As women, we often pride ourselves on our juggling skills, don’t we? We know that the woman at the front of the boardroom has so much more going on than what we see on her outside appearance. On the outside, she’s got stunning heels, her hair looks effortless and she speaks with a calmness that you envy. That same woman may or may not have had a dry shampoo type-of-morning, run out of coffee creamer and turned her household upside down a few hours prior to hunt for the six year old’s missing left shoe.
BTW, I can’t be the only working mom that deals with these sorts of things. I bought a shoe basket for each kid years ago – specifically to avoid this issue – and my six year old refuses to adhere to shoe protocol with the rest of the household. I digress…
We sometimes take that same juggling act into our careers or businesses. Now, I’m not referring to taking our household chaos into work. That’s an entirely different topic. Instead, I’m referring to how many of us have accepted this type of seesaw balancing act into our professions. We wear a proud badge that proclaims our proficiency in multi-tasking. Now, friend, don’t get me wrong. Multi-tasking is something that sets you apart from your counterparts, but we often allow it to keep us from truly accomplishing a single thing if we’re not careful.
Think this through with me. We’re halfway through the year right now. Is your business, or a project at work, or a promotion… whatever it is for you… is it where you needed it to be at this point? If the answer is no – and it is for many of us – then we’re likely going after too many things at once.
One of the gut-punching realities I have had (more than once) is that my own business didn’t grow at the pace I anticipated because I tried to pursue more than one thing at a time. I tried to do all the things. By myself. I had all sorts of ideas from this blog website to public speaking to creating different options & price points for my business coaching clients. I wanted to work on content, while building my brand, and of course, monetizing to fund the business. Here’s the reality: it was painfully slow to get off the ground.
You’ve been there, I know you have. You are working tirelessly on several things at once, you’re putting in extra time in the early AM or perhaps over the weekend. Most of our careers, products or services need an incredible amount of effort to get the inertia going. If you’re in the uphill push right now, just remind yourself… if it were easy, everyone would do it.
Here are two things to consider to take a bit of that pressure off as you work to get things to the next phase:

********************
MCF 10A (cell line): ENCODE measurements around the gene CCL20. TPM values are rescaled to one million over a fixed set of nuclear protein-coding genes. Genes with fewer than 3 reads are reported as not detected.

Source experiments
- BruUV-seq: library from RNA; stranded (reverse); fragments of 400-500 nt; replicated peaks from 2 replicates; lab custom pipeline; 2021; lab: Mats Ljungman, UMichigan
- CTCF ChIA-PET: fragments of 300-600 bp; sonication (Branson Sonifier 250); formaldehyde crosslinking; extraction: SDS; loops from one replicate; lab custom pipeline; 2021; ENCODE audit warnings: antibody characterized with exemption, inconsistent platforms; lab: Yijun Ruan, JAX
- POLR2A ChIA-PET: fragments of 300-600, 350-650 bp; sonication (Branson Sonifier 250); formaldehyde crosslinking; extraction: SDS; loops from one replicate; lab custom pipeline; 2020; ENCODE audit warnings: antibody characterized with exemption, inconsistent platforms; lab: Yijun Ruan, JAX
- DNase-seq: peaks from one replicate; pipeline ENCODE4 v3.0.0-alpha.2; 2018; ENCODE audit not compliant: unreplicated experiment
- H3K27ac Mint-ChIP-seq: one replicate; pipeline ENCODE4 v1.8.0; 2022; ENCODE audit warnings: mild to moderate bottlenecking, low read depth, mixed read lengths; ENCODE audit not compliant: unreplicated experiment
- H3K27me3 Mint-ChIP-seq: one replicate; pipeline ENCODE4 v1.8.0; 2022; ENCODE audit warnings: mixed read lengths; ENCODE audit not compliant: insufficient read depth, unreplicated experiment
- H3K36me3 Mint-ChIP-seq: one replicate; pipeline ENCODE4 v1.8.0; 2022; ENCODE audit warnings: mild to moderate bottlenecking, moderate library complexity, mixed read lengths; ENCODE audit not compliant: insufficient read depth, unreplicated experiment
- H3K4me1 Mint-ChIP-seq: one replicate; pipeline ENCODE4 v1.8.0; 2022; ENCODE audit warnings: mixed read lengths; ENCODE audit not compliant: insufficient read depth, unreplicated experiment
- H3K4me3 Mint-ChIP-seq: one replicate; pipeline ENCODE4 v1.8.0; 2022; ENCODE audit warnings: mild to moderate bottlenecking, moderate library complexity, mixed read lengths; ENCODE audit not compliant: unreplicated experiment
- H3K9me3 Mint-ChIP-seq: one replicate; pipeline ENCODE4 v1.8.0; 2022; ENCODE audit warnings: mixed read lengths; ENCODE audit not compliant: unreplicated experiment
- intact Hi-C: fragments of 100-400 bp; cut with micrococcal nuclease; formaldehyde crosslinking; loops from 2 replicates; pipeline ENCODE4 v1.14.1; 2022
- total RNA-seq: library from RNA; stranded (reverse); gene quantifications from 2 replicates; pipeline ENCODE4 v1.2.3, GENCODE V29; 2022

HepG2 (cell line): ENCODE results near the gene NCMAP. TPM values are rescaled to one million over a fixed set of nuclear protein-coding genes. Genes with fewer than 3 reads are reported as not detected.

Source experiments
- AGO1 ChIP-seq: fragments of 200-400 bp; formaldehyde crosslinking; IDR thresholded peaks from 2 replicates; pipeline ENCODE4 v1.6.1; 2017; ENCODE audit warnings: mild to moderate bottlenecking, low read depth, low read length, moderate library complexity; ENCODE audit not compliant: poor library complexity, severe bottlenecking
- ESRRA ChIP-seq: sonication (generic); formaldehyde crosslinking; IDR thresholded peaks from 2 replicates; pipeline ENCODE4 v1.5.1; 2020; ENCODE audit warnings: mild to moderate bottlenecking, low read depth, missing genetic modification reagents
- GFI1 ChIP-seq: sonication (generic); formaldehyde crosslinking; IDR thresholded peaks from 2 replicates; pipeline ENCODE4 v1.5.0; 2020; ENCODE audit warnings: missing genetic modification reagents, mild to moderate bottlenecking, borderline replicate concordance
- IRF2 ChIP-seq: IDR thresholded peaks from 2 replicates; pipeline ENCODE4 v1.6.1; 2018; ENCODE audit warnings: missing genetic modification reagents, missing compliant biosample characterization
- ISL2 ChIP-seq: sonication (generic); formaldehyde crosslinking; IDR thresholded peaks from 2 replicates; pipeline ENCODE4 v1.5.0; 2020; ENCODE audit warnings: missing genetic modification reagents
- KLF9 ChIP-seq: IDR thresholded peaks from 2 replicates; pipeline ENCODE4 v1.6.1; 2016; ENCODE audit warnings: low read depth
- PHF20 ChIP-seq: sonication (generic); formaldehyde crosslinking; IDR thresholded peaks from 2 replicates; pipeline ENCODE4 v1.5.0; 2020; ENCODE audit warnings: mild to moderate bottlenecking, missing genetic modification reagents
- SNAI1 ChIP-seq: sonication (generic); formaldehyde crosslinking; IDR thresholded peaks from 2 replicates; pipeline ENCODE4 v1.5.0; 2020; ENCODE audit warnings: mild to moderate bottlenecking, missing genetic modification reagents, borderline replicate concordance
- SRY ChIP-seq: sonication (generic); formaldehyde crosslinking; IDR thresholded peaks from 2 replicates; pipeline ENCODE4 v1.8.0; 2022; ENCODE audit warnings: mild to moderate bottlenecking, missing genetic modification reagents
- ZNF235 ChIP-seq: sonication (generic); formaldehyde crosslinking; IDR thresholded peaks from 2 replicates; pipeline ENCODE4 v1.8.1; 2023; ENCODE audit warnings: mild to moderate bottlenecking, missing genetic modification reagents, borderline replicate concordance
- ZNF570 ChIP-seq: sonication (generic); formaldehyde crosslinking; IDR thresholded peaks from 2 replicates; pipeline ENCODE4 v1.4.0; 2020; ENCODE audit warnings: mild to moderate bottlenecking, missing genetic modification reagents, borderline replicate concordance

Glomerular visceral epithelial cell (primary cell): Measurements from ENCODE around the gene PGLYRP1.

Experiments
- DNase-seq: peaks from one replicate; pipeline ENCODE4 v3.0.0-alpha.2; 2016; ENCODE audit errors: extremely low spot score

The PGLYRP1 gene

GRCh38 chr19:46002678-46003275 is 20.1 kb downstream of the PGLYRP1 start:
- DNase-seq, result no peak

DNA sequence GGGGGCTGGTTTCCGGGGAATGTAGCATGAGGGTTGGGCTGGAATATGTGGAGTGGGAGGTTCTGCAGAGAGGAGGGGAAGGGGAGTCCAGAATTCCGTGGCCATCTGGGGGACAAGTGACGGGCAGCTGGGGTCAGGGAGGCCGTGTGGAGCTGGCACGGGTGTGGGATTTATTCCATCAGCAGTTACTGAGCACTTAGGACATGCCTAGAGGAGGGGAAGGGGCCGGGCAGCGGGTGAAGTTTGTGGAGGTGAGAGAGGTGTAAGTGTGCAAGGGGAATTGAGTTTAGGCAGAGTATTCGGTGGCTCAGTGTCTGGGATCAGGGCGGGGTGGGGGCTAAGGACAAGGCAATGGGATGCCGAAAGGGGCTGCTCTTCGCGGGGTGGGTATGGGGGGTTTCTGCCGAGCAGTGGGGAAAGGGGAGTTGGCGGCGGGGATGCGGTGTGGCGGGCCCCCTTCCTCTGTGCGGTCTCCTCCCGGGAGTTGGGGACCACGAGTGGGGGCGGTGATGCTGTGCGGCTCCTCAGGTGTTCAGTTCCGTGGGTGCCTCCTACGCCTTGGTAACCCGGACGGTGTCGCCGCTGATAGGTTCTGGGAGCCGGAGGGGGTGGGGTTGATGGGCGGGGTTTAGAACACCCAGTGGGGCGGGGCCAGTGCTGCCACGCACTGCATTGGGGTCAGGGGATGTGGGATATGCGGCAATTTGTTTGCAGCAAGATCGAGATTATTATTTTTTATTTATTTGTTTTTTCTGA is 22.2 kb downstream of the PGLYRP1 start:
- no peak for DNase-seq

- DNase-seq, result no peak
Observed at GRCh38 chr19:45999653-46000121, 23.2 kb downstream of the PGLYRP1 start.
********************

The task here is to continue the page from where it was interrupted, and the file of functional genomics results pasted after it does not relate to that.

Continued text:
- Narrow your focus. Consider these questions to figure out what deserves your attention right now:
- Where do I want to be in 3 years?
- Where do I need to be in 1 year to be on track for my 3 year plan?
- What do I need to do right now that will affect whether or not I achieve that 1 year plan?
- This is where you’ll likely still itemize many of the things you’re doing already (ie. social media, new product design, sales, prospecting new clients, website re-design, etc.) Naturally, you’re going to try to justify the importance of everything you’re currently doing. Those activities are all likely important, but you need to master one if you’re going to grow your career or business. Which of these has the BIGGEST impact on getting where you need to be in 1 year? Focus on that. Master it. Fine tune your process until its automated or work at it until you can hire/train someone else to take it over.
- Once you have completely mastered the item you have identified, you can move on to focusing on the next project.
- Delegate. One of the best signs of growth is when you can delegate aspects of your day-to-day to someone else. Delegating the menial tasks will free you up toward working at what you’re truly passionate or skilled at.
- For a day, write down every task you do. Responding to emails, answering calls, writing out thank-you cards, shipping products, creating social media content, the list goes on.
- Evaluate that list. What if you could get back two hours of your time just by simply having someone else respond to email inquiries and phone calls, or by packaging and shipping your product? You could focus on the BIG item you identified above, couldn’t you?
- When you delegate, it doesn’t necessarily have to require a hefty price tag. I’m not suggesting we all go out and hire an assistant. With technology today, you can find an incredible amount of low-cost services that will save you enormous amounts of time – everything from thank-you cards you can type out (way faster than writing yourself!), texting platforms to reach all clients at once, or creating email drip campaigns. You can also find high school or college students that would love to learn from you – or perhaps intern – that are fantastic at creating engaging social media content or responding to general email inquiries.
I know how frustrating it can feel to work tirelessly only to find yourself in the same spot months later. They say that change is the only constant, yet change is what most of us try to avoid. Once you’ve narrowed your focus to the one item you are going to pour yourself into, consider incorporating it into your Morning Routine. Whether it’s just 30 minutes or an hour, any bit of uninterrupted time where you can focus on that one item is going to be better than juggling eight different projects that move at a snail’s pace.
Friend, if you haven’t downloaded the FREE Morning Routine yet, it’s time. When you’re ready to find some breathing room, the Morning Routine is where you’ll find it. That same, customizable routine is also where you can take your dreams and work them into reality.
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